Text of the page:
PWild logo


In fall 1995 John Rosenbaum ’98 organized an overnight car camping trip to Lake Lorraine in southern Wisconsin for freshmen and upperclassmen. It rained, and the group, which included John Huston and Jenny Scala ’99, decided to catch a movie.

That October trip was a trial run for a larger pre-orientation program. The following year, Huston, Rosenbaum, Scala and seven other counselors led three groups of new students on a preorientation backpacking program to North Manitou Island, part of the Sleeping Bear Dunes National Lakeshore in Michigan. PWild, Huston says, quickly became his unofficial major.

A year later Scala and Huston led an expanded preorientation trip to Missouri that included more than 100 incoming students. It featured many of the elements that remain part of PWild today, including time for reflection and personal sharing.

Over the years PWild has sent groups to trails and wilderness areas across the Midwest and Great Lakes regions, including the mountains of Pennsylvania, where one group had a black bear encounter, and the Porcupine Mountains in Michigan’s Upper Peninsula.

In time it became a “happy-go-lucky free for all with no safety protocol or policy,” says Jesse Swedlund ’13, a camper and four-time counselor and former steering commitee member who now leads trips for the Voyageur Outward Bound School based in Ely, Minn. “Knowing what I know now about outdoor education, that was just crazy.”

Four years ago the University realized that the program needed a safety overhaul after a series of misadventures, including medical evacuations and other “near misses,” Huston says. In fall 2009 one group of campers got separated from their two counselors in the Pennsylvania wilderness for several hours.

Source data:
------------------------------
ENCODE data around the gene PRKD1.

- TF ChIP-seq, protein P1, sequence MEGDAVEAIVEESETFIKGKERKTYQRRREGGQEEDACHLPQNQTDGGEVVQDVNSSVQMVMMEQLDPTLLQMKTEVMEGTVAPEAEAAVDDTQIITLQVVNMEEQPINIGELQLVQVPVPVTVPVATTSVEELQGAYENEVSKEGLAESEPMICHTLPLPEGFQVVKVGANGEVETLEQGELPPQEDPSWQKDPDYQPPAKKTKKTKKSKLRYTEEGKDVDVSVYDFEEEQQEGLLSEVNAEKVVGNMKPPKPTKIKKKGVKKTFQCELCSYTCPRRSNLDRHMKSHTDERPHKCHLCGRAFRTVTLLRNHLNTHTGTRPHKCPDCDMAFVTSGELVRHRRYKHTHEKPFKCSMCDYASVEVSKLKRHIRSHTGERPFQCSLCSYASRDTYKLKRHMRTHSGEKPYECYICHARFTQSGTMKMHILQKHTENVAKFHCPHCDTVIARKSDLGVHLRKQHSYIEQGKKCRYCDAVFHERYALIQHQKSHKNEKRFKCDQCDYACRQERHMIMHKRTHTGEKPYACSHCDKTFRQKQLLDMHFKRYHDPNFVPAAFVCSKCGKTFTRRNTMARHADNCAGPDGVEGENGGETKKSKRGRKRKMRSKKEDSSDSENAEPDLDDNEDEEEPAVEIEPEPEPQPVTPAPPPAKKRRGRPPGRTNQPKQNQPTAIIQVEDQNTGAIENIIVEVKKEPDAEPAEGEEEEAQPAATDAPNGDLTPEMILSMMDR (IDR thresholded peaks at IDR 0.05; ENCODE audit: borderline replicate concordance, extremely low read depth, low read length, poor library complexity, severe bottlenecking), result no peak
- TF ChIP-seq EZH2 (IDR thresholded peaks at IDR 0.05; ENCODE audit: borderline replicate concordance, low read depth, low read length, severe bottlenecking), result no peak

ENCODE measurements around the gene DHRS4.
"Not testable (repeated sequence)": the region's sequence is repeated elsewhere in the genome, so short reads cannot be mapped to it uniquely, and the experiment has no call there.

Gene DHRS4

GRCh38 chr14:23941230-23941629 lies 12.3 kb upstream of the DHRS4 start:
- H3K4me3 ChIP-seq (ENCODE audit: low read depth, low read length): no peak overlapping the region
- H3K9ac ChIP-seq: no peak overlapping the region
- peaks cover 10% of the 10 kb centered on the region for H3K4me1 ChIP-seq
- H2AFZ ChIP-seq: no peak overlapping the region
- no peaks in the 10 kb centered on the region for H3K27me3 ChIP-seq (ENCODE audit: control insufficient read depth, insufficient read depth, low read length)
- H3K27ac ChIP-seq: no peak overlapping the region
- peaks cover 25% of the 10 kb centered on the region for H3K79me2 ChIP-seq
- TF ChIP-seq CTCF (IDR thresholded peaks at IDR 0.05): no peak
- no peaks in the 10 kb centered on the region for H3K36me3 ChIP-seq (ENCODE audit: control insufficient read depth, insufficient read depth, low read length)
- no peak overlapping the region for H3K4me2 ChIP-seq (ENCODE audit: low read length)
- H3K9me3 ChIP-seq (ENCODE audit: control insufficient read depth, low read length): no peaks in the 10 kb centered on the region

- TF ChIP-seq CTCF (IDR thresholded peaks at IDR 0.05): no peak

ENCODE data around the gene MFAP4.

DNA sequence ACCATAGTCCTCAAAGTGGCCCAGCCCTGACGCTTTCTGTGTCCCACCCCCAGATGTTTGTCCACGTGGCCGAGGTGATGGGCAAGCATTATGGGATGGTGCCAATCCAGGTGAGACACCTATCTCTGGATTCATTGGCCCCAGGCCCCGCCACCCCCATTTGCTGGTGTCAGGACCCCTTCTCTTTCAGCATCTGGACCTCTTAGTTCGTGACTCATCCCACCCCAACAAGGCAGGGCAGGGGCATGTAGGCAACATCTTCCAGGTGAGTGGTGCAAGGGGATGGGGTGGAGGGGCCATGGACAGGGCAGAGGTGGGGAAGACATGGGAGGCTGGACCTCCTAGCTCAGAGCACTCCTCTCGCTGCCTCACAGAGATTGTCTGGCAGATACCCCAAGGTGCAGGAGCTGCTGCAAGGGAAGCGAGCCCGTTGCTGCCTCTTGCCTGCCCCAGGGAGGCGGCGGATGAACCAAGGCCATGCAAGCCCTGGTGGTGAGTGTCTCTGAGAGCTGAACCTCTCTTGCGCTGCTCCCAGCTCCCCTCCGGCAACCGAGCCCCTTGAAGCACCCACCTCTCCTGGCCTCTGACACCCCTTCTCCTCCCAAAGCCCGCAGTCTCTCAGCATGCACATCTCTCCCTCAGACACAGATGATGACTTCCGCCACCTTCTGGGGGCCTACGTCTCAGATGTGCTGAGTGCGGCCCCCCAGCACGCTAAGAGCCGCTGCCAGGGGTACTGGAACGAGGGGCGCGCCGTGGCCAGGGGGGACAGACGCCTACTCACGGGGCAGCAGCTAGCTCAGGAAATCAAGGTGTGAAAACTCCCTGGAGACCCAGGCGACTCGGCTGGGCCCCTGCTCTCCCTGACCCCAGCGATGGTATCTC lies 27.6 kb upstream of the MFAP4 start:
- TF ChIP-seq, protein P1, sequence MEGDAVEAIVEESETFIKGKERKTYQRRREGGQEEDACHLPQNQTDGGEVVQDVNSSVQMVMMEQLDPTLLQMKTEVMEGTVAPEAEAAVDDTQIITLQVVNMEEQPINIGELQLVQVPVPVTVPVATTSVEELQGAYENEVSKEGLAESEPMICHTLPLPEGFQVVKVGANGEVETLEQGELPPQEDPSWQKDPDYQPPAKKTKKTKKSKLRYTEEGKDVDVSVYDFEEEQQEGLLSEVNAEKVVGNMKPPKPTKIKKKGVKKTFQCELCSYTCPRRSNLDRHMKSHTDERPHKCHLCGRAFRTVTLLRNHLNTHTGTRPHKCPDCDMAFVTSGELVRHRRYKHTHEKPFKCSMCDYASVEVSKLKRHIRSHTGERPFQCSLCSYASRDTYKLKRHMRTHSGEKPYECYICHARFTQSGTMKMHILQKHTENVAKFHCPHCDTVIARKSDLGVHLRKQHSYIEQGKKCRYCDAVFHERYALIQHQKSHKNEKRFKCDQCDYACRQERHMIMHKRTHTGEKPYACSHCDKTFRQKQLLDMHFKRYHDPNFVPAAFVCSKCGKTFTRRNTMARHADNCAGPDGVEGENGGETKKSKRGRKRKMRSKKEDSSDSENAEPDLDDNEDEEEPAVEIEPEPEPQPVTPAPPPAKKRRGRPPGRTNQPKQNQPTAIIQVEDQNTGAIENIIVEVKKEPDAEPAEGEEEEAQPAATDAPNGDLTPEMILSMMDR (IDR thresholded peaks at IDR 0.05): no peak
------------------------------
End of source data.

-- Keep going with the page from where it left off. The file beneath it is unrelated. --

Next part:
In 2011 Huston, a polar explorer and former Outward Bound instructor, came to speak to the PWild counselors about his experiences, including skiing with his expedition partner, Tyler Fish, to the North Pole without food drops or other assistance. Before long, the PWild co-founder was asked to join the team as safety adviser.

Huston now oversees training for nearly 60 counselors. He helped to organize a change in the leadership framework from a co-chair model to a consensus-based steering committee. The PWild leaders developed a counselor manual, mapped out evacuation scenarios and instituted new safety and communication protocols. For logistical ease, the trip was moved to one set location, the Superior Hiking Trail, and Huston runs a centralized command post in Two Harbors, Minn., during the trip.

“I’ve run safety and logistics for all sorts of expeditions. Compared with a polar expedition where I have two or three people on a team headed to the North Pole, this is way more complex. Here I manage 225 people in the woods.